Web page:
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Report on the Neural Interfaces Workshop

Neural Interfaces Workshop 2004
November 15-17, 2004
Hyatt Regency Hotel, Bethesda, Maryland

Over 500 attendees gathered at the Hyatt Regency Hotel in Bethesda, MD, to participate in the workshop on November 15-17, 2004. This workshop combined the long-standing Neural Prosthesis Program Workshop, which was in its 35th year, with the annual meeting of the National Institutes of Health's Deep Brain Stimulation (DBS) Consortium.

Support for the Workshop came from the following Institutes within the NIH: the National Institute of Neurological Disorders and Stroke (NINDS), the National Institute on Aging (NIA), the National Institute of Biomedical Imaging and Bioengineering (NIBIB), the National Institute of Child Health and Human Development (NICHD), and the National Institute on Deafness and Other Communication Disorders (NIDCD). In addition, several organizations provided funding for refreshments during breaks and meals, where informal scientific discussions continued. The NIH gratefully acknowledges the contributions of California Neuroscience Institute, Cyberkinetics Inc., Medtronic Inc., National Parkinson Foundation, the Parkinson Alliance, Parkinson's Disease Foundation, and Plexon Inc.

In recognition of the fact that 30-40% of the DBS Consortium members had attended Neural Prosthesis Program workshops in past years as well as the shared interests of both groups, the meetings were combined to foster new collaborations. Both groups are multidisciplinary in composition, consisting of diverse groups of investigators representing the biological, engineering, and clinical aspects of neural interfaces. The opportunity for synergy was apparent from the complementary backgrounds of the two communities. While the DBS community has a larger proportion of clinicians, the Neural Prosthesis Program consists of basic and applied neuroscientists and engineers. By integrating these meetings, it was hoped that the state-of-the-art in microelectrode arrays, biomaterials, and data analysis tools being developed by the Neural Prosthesis Program would stimulate visions for next generation DBS systems. Likewise, the clinical experience of the DBS community would yield insight to Neural Prosthesis efforts, such as brain machine interfaces, that are moving rapidly beyond the laboratory bench to clinical testing. The Workshop was mainly organized into plenary sessions addressing the following cross-cutting issues: Neural Information Processing, Auditory Prosthesis as a Paradigm for Successful Neural Interfaces, Optimal Systems Design for Neural Interfaces, Optimizing Material Tissue Interactions for Neural Interfaces, Deep Brain Stimulation: Theoretical and Clinical Considerations, Practical Considerations for Neural Interfaces, and Future Challenges for Neural Interfaces. This report is not intended to be completely comprehensive, but to highlight several discussions and a few presentations from the plenary sessions.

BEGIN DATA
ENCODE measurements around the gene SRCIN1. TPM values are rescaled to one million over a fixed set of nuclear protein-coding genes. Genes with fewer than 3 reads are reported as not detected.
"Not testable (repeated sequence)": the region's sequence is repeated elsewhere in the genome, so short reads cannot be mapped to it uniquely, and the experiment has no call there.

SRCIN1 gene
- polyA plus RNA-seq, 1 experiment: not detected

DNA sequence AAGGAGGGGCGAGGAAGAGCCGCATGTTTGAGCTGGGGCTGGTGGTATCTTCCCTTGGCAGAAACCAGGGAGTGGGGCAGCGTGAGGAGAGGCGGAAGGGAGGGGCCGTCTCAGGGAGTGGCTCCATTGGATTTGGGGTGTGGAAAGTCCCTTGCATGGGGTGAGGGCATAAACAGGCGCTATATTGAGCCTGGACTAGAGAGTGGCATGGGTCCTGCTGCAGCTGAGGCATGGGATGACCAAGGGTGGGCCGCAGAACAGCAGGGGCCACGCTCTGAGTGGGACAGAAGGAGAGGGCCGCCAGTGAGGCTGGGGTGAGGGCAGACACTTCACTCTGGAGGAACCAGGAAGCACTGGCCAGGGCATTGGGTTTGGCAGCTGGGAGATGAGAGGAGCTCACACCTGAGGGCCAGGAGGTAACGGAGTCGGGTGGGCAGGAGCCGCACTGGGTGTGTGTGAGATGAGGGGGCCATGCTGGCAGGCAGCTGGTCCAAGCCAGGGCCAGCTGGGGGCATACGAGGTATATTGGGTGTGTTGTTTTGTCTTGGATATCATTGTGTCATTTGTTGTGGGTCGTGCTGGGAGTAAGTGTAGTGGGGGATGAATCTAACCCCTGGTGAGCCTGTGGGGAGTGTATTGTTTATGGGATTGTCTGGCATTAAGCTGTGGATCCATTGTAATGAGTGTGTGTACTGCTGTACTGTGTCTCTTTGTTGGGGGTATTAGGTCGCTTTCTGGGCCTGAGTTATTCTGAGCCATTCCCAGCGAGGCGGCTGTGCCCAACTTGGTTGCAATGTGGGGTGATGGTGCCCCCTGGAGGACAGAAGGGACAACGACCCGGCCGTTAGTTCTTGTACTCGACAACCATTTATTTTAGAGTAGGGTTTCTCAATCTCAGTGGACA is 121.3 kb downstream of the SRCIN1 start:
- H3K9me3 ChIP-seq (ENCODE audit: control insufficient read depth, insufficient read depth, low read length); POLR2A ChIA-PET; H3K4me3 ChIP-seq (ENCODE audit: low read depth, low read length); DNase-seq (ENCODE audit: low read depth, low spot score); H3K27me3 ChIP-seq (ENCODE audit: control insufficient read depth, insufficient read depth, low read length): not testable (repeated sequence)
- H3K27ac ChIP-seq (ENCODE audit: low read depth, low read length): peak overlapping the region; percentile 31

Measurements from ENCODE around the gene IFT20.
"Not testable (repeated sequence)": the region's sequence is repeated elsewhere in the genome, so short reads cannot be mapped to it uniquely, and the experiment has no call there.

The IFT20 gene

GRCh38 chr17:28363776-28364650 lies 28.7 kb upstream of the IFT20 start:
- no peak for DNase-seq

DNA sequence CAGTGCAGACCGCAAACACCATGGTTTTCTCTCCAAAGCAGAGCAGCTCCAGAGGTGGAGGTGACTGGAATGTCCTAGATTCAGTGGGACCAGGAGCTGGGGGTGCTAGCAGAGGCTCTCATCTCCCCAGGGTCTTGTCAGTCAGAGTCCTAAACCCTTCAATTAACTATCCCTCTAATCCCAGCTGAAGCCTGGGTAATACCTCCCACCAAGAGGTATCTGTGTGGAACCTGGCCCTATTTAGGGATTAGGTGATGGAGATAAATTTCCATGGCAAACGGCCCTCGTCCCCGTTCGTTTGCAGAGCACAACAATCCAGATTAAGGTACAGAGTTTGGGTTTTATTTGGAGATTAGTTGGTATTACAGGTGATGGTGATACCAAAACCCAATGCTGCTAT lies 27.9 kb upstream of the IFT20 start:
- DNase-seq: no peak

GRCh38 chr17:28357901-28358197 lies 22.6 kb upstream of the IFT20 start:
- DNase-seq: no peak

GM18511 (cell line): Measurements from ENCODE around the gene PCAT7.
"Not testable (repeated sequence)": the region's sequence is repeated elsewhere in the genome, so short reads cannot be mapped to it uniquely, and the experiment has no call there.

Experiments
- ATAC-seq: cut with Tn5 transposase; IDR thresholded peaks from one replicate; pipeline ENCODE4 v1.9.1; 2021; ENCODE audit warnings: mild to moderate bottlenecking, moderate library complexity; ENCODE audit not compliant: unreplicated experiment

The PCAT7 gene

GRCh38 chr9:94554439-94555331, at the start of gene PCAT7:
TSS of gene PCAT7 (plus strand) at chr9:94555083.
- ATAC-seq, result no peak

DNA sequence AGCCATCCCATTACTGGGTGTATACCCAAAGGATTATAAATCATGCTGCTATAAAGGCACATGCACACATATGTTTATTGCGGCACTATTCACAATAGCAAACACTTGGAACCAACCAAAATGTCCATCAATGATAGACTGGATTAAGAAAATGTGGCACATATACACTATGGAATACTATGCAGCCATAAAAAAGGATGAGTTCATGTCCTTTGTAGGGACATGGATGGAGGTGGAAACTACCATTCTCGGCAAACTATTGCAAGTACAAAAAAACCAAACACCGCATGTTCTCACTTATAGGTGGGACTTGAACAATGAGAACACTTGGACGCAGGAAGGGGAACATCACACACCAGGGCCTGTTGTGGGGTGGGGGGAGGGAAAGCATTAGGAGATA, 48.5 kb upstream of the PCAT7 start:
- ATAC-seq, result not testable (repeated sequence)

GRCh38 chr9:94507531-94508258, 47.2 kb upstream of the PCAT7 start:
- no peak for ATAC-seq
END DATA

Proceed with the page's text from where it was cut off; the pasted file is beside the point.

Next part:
During an introduction by Dr. Joseph J. Pancrazio, who organized the workshop with other NIH staff, he challenged the assembled attendees to take advantage of the complementary experiences and identify new potential collaborators to address critical barriers that limit the more widespread use of technologies to reduce the burden of disease. Dr. Story Landis, the Director of NINDS, spoke briefly to welcome the Workshop participants and recognize the role for neural technologies as a complementary strategy to cellular and molecular approaches for repair.